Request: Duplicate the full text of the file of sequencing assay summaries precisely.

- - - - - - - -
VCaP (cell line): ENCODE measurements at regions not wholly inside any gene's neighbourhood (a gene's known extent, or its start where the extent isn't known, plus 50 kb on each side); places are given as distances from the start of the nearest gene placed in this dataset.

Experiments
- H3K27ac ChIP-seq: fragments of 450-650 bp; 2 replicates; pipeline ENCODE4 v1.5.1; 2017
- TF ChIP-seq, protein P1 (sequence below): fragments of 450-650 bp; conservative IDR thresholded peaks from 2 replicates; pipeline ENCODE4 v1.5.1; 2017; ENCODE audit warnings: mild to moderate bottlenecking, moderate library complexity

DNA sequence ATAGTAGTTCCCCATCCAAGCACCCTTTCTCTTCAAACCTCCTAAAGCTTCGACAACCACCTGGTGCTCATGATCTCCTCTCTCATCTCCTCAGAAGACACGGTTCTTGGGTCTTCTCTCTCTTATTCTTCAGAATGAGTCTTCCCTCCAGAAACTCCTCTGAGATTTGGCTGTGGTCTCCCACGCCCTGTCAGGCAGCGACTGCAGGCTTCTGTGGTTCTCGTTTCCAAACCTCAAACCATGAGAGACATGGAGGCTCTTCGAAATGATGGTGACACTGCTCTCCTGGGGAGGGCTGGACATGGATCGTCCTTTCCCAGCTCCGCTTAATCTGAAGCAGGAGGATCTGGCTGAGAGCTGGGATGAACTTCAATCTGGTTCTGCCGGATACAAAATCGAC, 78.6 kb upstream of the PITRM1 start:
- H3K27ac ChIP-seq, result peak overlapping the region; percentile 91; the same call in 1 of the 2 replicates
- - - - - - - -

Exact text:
VCaP (cell line): ENCODE measurements at regions not wholly inside any gene's neighbourhood (a gene's known extent, or its start where the extent isn't known, plus 50 kb on each side); places are given as distances from the start of the nearest gene placed in this dataset.

Experiments
- H3K27ac ChIP-seq: fragments of 450-650 bp; 2 replicates; pipeline ENCODE4 v1.5.1; 2017
- TF ChIP-seq, protein P1 (sequence below): fragments of 450-650 bp; conservative IDR thresholded peaks from 2 replicates; pipeline ENCODE4 v1.5.1; 2017; ENCODE audit warnings: mild to moderate bottlenecking, moderate library complexity

DNA sequence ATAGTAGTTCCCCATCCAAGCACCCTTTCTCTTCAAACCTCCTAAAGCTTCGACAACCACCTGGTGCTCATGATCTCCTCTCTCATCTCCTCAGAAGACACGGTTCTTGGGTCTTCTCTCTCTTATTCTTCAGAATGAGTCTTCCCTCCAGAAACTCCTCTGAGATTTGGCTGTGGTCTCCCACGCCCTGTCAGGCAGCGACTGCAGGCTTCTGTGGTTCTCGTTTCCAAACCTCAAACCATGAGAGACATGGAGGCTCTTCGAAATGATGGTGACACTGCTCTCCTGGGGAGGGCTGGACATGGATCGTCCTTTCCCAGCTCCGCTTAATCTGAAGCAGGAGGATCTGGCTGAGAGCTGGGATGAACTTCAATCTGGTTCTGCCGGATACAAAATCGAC, 78.6 kb upstream of the PITRM1 start:
- H3K27ac ChIP-seq, result peak overlapping the region; percentile 91; the same call in 1 of the 2 replicates